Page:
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A Simple Coase-Like Mechanism that Transfers Control of Government Spending Levels from Politicians to Voters

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  • Graves, Philip E.

Abstract

Elected representatives have little incentive to pursue the interests of those electing them once they are elected. This well-known principle-agent problem leads, in a variety of theories of government, to nonoptimally large levels of government expenditure. An implication is that budgetary rules are seen as necessary to constrain politicians? tax and spending behavior. Popular among such constraints are various Balanced Budget Amendment proposals. These approaches, however, are shown here to have serious limitations, including failure to address the central concern of spending level. An alternative approach is advanced here that relies on a Coase-like mechanism that transfers control of government spending to the voter. Prisoner's dilemma incentives and political competition are seen to be critical to the superiority of the present mechanism to approaches requiring budget balance.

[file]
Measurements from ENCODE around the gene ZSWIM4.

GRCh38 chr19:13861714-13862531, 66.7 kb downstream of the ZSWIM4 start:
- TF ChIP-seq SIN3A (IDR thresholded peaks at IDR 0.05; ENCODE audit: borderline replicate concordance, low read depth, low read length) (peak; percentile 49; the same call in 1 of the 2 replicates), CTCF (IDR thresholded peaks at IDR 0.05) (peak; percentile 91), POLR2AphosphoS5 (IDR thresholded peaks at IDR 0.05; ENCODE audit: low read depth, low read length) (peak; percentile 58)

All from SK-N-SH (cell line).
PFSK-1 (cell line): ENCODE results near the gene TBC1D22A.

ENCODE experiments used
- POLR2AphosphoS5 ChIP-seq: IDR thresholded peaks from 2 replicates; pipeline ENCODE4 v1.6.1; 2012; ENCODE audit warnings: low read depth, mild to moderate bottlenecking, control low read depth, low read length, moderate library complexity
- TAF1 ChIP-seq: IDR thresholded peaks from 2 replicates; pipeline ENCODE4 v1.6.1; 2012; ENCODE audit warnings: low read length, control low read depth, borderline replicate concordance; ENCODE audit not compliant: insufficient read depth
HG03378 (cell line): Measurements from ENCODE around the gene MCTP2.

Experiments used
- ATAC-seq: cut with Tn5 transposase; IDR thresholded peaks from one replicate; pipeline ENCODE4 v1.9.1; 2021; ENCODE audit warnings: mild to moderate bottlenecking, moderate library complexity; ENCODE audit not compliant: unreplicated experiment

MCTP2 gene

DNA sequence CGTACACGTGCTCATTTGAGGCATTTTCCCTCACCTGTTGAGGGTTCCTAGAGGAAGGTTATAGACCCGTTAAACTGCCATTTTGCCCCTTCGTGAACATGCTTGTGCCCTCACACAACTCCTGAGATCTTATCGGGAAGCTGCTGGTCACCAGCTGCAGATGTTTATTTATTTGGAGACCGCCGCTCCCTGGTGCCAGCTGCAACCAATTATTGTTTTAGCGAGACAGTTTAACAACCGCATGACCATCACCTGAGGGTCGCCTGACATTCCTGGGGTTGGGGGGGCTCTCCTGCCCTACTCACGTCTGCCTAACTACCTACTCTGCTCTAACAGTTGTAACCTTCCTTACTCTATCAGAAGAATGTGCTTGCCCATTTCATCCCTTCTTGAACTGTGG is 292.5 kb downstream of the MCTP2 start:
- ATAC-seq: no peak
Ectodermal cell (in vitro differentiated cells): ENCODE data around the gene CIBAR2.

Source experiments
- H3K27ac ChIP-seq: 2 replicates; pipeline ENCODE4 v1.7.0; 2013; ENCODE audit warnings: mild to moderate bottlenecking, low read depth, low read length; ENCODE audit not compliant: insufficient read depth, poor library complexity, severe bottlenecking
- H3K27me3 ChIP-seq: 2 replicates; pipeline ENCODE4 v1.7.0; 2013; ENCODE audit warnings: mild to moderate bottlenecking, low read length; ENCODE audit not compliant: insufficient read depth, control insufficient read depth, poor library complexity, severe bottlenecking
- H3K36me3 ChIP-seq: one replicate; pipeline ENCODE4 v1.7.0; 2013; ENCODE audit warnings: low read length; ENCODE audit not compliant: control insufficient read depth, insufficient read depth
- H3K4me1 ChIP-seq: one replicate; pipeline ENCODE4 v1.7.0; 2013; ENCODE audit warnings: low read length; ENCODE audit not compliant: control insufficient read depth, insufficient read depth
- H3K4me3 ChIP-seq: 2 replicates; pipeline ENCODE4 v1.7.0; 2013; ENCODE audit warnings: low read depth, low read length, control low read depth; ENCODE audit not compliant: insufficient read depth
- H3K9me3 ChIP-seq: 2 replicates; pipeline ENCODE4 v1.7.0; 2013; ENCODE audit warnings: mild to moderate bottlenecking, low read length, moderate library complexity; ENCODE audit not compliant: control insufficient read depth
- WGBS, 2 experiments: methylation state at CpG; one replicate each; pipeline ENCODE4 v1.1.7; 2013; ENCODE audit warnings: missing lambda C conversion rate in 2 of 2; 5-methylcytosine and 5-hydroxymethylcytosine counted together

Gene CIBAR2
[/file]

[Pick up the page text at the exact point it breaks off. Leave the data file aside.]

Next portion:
Suggested Citation

  • Graves, Philip E., 2007. "A Simple Coase-Like Mechanism that Transfers Control of Government Spending Levels from Politicians to Voters," Economics Discussion Papers 2007-12, Kiel Institute for the World Economy (IfW).
  • Handle: RePEc:zbw:ifwedp:5526
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    More about this item

    Keywords

    political incentives; government spending; mechanism design; balanced budget amendments;

    JEL classification:

    • H61 - Public Economics - - National Budget, Deficit, and Debt - - - Budget; Budget Systems
    • H62 - Public Economics - - National Budget, Deficit, and Debt - - - Deficit; Surplus
    • H72 - Public Economics - - State and Local Government; Intergovernmental Relations - - - State and Local Budget and Expenditures
    • H11 - Public Economics - - Structure and Scope of Government - - - Structure and Scope of Government

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